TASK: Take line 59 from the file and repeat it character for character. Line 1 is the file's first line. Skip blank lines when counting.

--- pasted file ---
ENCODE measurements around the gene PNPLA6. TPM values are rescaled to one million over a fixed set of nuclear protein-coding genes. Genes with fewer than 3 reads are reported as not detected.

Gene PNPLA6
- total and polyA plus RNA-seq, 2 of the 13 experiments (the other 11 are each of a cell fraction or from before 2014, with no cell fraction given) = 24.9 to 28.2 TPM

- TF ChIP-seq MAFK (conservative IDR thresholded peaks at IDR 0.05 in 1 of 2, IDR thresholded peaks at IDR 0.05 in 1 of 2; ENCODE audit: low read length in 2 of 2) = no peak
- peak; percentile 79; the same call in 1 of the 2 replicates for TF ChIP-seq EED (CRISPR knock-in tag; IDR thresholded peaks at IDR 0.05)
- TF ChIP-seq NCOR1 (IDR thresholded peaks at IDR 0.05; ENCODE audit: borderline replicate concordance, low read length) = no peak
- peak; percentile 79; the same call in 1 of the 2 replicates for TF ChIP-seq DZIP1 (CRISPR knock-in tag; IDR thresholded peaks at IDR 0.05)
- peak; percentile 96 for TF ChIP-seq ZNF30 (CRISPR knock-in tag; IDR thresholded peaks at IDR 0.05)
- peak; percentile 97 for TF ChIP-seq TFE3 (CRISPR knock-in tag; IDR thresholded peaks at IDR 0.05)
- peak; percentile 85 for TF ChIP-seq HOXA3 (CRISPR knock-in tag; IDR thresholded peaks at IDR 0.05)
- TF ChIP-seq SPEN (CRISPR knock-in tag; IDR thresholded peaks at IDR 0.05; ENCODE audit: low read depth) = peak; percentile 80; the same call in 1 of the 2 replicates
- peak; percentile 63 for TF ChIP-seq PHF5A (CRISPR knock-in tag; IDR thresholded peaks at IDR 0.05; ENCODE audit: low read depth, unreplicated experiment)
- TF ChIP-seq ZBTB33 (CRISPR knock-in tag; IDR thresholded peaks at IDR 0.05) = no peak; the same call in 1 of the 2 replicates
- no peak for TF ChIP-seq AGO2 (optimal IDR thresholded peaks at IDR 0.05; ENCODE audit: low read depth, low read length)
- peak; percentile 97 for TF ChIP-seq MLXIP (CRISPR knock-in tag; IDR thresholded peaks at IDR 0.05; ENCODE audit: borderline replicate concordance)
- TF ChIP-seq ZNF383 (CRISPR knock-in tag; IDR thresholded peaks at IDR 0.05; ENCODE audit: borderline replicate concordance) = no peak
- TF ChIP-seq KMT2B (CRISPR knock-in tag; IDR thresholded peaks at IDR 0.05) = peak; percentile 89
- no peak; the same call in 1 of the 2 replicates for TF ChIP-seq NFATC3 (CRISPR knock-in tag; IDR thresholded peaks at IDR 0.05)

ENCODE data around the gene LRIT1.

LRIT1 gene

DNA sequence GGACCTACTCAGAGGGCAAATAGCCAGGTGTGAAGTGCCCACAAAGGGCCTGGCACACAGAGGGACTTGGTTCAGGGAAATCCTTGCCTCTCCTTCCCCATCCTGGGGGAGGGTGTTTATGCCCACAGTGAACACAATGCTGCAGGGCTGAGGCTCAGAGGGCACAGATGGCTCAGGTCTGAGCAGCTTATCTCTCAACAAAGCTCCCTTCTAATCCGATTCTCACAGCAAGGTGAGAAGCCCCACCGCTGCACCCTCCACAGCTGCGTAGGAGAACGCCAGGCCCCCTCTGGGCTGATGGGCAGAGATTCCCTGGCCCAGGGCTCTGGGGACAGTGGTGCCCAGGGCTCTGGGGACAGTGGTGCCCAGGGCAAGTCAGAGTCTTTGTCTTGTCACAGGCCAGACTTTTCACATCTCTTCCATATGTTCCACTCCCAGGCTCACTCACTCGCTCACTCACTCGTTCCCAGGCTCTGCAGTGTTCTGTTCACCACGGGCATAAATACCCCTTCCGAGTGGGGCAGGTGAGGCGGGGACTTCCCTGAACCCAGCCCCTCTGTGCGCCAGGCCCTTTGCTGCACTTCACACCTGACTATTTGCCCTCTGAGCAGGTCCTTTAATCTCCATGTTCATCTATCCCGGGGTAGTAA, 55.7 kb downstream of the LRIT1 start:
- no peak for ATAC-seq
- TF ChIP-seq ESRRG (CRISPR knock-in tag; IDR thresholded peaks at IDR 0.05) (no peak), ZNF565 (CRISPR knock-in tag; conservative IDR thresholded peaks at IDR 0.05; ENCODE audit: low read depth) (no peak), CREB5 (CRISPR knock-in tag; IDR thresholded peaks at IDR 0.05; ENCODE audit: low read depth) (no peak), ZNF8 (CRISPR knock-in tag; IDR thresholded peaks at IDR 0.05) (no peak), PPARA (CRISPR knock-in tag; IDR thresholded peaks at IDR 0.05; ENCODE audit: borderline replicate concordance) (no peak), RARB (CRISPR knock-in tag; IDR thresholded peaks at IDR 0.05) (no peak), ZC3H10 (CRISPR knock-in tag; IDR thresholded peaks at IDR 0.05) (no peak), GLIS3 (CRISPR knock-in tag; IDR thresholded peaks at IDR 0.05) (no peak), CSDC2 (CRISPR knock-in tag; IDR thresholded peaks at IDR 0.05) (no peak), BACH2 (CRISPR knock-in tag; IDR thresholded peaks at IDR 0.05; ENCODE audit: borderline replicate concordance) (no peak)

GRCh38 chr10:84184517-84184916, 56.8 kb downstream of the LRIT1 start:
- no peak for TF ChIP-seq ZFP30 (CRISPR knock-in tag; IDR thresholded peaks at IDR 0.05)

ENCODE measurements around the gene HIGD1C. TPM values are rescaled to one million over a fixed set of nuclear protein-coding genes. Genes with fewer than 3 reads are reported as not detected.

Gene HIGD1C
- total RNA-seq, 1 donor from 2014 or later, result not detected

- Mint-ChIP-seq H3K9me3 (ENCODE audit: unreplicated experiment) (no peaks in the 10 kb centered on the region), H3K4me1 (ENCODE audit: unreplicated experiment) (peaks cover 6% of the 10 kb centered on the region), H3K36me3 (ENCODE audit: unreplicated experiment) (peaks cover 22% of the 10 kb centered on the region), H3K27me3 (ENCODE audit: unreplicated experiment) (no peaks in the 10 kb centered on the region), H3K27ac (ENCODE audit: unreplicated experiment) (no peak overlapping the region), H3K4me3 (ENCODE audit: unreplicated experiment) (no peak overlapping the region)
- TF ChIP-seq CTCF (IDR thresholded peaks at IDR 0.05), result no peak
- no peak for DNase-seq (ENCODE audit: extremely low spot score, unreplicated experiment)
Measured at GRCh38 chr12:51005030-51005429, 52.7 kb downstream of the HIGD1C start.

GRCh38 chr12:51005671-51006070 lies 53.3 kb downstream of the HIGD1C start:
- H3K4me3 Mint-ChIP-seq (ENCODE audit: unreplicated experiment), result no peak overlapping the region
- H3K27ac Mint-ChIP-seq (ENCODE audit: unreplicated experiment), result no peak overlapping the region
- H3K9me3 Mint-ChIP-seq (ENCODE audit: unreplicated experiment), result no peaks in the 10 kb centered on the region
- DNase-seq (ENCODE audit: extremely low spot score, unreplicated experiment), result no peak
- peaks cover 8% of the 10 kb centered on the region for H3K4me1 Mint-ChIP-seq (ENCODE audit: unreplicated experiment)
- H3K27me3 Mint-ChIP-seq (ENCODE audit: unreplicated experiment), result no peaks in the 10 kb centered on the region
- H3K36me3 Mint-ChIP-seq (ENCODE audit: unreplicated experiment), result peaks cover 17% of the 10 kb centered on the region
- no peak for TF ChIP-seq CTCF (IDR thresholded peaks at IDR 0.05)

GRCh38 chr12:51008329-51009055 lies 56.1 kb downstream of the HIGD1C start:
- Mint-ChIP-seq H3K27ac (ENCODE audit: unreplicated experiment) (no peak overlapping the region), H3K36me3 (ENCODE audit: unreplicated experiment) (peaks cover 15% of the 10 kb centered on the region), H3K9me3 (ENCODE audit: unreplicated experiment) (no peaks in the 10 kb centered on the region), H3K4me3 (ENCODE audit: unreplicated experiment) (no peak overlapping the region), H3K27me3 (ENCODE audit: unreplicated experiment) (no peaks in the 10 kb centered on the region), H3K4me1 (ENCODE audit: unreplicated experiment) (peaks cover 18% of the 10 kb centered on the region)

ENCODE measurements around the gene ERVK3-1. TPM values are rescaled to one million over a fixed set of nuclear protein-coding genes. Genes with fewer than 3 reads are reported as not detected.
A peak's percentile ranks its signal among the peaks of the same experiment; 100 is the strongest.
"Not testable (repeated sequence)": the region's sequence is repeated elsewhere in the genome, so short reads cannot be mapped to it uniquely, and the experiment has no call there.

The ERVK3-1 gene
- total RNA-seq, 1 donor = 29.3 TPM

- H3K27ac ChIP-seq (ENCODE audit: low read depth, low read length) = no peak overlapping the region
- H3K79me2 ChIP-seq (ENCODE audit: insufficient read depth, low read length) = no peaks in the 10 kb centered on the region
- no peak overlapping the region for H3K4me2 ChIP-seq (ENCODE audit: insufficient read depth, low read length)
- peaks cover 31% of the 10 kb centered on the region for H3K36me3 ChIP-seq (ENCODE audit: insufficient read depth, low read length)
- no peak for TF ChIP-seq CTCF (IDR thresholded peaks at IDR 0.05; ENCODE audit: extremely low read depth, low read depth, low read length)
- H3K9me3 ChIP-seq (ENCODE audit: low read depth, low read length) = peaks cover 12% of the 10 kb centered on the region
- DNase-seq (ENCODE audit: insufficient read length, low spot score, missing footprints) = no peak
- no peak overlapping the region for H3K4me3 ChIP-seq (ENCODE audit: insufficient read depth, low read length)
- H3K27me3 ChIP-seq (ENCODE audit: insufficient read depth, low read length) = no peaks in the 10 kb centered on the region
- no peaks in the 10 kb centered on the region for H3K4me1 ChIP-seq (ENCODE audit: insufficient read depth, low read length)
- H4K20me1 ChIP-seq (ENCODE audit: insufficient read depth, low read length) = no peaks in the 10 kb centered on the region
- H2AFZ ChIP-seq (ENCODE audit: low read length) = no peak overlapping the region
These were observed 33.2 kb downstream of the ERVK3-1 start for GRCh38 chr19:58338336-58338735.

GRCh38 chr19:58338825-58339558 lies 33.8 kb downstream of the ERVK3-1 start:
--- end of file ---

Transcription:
- H4K20me1 ChIP-seq (ENCODE audit: insufficient read depth, low read length) = no peaks in the 10 kb centered on the region